Social capital has a voice: Theory, method and practice,"capturing the voice'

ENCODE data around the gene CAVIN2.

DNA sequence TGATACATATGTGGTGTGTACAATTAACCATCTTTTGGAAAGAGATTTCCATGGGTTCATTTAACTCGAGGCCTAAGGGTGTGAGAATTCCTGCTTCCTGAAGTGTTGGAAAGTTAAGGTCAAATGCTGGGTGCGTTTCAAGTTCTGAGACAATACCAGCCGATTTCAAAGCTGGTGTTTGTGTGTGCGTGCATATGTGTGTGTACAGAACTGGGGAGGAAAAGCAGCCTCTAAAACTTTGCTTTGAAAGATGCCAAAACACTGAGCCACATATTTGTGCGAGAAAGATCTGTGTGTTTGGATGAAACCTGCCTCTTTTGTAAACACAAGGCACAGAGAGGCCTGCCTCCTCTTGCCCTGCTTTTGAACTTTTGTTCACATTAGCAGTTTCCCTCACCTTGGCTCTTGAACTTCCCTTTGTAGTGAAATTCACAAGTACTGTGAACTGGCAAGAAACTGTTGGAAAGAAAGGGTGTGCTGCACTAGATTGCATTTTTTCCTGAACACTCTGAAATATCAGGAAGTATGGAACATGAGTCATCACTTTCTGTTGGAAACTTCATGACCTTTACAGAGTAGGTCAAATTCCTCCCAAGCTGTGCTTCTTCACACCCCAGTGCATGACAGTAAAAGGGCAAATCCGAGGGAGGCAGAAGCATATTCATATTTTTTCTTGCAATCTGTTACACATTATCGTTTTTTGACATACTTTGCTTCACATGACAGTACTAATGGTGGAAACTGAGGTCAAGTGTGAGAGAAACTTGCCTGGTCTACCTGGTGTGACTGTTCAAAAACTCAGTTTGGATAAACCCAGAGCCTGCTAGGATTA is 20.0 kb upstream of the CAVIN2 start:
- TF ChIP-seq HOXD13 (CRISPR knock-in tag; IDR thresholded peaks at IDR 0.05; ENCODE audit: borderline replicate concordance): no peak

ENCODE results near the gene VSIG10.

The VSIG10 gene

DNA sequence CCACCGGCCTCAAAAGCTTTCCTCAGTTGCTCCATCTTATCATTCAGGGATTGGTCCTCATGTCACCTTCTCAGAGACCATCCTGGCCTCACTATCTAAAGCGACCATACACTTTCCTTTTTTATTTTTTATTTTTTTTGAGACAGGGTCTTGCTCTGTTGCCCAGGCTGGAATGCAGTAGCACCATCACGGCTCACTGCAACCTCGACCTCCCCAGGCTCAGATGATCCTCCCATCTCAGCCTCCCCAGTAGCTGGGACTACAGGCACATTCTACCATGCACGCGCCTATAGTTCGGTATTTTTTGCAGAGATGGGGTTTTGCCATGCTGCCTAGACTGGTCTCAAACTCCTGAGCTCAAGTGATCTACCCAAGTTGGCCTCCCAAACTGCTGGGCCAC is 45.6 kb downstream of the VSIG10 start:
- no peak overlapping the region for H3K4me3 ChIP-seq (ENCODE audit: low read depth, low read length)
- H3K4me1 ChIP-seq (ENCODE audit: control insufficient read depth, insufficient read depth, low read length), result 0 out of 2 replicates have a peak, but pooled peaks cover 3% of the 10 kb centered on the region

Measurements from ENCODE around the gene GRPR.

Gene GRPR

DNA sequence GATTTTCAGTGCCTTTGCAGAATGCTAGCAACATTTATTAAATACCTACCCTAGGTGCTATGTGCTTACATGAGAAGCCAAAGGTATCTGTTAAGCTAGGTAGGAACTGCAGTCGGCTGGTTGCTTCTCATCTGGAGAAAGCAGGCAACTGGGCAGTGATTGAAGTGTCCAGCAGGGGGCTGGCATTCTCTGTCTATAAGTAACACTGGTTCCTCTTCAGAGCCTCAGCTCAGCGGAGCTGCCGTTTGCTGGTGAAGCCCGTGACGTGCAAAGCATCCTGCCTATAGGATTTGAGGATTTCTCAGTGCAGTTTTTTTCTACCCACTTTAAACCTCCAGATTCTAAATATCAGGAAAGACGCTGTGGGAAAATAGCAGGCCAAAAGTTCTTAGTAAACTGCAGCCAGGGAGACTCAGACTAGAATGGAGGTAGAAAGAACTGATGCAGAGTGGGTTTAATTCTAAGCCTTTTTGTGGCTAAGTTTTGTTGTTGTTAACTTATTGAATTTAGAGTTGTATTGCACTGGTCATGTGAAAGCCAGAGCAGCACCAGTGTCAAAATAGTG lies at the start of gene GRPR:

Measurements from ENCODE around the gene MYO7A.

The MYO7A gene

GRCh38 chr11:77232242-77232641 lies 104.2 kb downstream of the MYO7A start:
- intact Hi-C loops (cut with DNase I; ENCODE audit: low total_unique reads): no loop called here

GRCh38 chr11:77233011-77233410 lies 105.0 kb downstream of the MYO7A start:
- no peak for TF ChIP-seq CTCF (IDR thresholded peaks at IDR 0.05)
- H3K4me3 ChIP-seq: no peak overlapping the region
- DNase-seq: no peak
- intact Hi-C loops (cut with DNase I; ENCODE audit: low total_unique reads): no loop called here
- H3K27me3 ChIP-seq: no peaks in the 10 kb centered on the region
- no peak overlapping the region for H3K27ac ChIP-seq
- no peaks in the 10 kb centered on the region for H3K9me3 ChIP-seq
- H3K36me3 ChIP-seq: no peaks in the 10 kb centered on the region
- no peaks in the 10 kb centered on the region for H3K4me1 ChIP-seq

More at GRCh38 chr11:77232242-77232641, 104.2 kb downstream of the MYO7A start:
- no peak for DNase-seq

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This paper is Thai oriented and presents theories, methods and practices to capture the voice of managers and employees who, separately and together, make up the organizational voice, its social capital. Thailand has escalated its efforts to become more competitive but at the same time, blend such efforts with the National Economic and Social Development Plan (NESDP), the sufficiency economy principle and, in a foundational way, the important Buddhist values that permeate business as well as social life. The paper poses, as seeks to answer the following questions.Why should employees be given a voice? Traditionally, they have been there to be managed by managers and leaders who reflect the vision, mission and strategy of the organization. Employees as valued social capital in the west are now well recognized and, increasingly, research has been conducted to investigate employees’ perceptions about motivation and commitment. However, as found, there are conflicting cultural imperatives between western and Thai culture. This paper will use Thai government and business initiatives to answer the question of why employees’ voices are necessary for success. The next question asks “Which theories inform research into engaging with the workforce to capture the employee voice – and what do managers and leaders need to know”? The theories discussed in this section are selected from the ‘family’ of theories that inform how to gather and use employees’ perceptions – Symbolic interactionism, phenomenology ethnomethodology and ethnography, highlighting symbolic interactionism and phenomenology, using data from our researches to illustrate the appropriate questions asked of each. Grounded theory/grounded research demonstrates a useful method of capturing employees’ voices.
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